Pew Research Center’s survey of American millennials, particularly their lack of trust in institutions or other people, transported me back to Morocco. I’ll get to why in a moment. But first, there are two data points I need to highlight for my trip down memory lane to have any relevance.
According to the Pew poll, millennials (folks between 18-years-old and 33-years-old) are “unmoored from institutions.” They are political independents (50 percent) with no religious affiliation (29 percent).
Pew points out that these statistics “are at or near the highest levels of political and religious disaffiliation recorded for any generation in the last quarter-century.”
Then there was the trust question. “Generally speaking,” Pew asked, “would you say that most people can be trusted or that you can’t be too careful in dealing with people.” While boomers are the most trusting (40 percent), millennials trust others the least (19 percent).
Now back to Morocco. One of the takeaways from a panel I moderated on managing global disruptions at the German Marshall Fund’s Atlantic Dialogues conference there last October was that trust in institutions was eroding around the world and not just among American millennials. According to Dr. Jane Holl Lute, president and CEO of the Council on Cybersecurity and a former deputy secretary at the department of homeland security, “the most significant disruption, bar none” of the past five to 10 years is the intersection of two trends.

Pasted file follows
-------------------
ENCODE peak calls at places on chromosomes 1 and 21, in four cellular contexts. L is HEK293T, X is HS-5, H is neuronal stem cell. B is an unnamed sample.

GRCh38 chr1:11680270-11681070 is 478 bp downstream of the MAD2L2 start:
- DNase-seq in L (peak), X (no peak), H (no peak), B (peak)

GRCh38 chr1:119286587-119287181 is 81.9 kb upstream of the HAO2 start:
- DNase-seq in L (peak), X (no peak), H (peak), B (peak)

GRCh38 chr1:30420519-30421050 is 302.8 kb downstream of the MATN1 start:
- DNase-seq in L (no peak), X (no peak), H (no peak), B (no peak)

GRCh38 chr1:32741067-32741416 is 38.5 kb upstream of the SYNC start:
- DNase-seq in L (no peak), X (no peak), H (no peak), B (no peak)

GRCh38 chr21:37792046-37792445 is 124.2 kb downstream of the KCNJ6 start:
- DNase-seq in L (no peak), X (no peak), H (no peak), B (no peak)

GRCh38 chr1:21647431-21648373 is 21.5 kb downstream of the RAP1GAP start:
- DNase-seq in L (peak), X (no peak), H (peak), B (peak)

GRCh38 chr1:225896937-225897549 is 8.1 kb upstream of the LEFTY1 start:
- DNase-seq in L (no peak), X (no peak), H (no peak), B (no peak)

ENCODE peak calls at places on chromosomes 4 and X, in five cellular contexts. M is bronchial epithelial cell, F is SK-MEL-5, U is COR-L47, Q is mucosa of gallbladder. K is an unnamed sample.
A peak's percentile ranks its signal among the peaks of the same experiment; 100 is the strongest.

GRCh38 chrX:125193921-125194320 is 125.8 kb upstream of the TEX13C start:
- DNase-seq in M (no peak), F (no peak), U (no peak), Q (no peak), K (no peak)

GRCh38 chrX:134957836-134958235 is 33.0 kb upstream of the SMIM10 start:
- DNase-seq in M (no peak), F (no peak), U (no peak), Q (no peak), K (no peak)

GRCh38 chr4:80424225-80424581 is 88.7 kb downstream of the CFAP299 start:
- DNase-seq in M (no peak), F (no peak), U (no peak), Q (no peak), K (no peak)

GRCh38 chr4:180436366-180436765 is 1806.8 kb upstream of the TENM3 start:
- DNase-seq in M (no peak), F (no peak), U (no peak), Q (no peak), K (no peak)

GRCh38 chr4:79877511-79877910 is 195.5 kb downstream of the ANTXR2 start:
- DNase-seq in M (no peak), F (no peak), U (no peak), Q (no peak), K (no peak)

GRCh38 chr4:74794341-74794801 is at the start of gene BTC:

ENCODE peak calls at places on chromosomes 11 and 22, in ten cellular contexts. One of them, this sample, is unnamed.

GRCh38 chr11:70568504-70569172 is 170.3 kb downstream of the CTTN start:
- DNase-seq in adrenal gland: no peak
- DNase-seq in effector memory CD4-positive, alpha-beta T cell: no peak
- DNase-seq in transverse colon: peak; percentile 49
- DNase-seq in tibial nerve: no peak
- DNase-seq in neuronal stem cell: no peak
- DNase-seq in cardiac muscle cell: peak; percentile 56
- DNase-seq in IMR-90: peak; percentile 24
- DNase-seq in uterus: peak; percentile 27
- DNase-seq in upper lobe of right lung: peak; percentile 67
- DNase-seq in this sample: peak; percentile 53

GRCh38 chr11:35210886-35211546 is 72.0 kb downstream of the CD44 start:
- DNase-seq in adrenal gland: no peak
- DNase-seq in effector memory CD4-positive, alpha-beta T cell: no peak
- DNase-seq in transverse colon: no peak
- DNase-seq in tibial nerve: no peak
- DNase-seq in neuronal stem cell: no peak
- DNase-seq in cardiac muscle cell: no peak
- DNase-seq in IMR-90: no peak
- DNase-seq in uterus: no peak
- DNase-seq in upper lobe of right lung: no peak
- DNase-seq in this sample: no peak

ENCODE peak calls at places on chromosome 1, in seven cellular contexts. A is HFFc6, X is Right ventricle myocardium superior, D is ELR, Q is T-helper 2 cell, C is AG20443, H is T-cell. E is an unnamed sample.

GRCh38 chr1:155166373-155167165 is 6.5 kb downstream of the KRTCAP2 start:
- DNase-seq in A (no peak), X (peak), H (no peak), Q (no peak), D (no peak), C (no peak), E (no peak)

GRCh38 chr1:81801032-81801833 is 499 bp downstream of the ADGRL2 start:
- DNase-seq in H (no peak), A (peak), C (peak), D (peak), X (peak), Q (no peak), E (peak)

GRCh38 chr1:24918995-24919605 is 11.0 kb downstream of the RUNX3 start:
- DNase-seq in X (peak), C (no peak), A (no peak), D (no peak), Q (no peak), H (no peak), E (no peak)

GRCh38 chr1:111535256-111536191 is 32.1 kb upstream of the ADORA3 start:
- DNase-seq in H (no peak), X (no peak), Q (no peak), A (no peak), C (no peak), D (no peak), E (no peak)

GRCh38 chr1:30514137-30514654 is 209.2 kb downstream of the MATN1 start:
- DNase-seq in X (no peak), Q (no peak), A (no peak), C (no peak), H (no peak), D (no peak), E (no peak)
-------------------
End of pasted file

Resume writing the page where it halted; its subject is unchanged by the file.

The trend of growth is an unmistakable cyber awakening that’s accompanying the penetration of the internet….[W]e are all now instantaneously aware and connected, not only to information but to others who share our cause.
The trend of decay, which is contributing to the disruption that nations are facing, is the near total collapse of public trust in public institutions, and it’s true globally. So what we are seeing fundamentally is the rise of the human being taking matters into their own hands, and one might only say, it’s about time.
Lute expanded on her trust theme by tying together recent uprisings around the world by citizens against their governments or leading institutions.
I think what we saw in Brazil, in Turkey, throughout the Middle East, in the occupy movement on Wall Street in the United States is a reflection that people around the world are angry. They’re angry. And this anger, at least seems to me, not to be a purpose-driven anger. When you have purpose-driven anger, people kill each other.
This is an anxiety-based anger. And I think it stems from the fact that, you know, we don’t trust the media, we don’t trust the markets, we don’t trust our governments in many cases. You know, we can’t trust the dollar or the euro or many institutions have fallen from the pedestals that we’ve put them on over the course of our lives and we’re angry about it. And I think basically we’re angry that we feel as though we’ve lost the ability to architect trust in public space. That’s deeply destabilizing and deeply disruptive in my view.
What Lute says is pretty sobering. As are the Pew poll numbers. Yet, despite all that distrust of institutions and other people, the pew poll shows that American millennials are the most upbeat about the future. An overwhelming majority of them (85 percent) believe they “earn/have enough now” or “will in future.” And according to Pew, 49 percent of millennials believe “the country’s best years are ahead.”
That’s the highest of the four generations surveyed. It also is a sign that despite fraying trust all is not lost.
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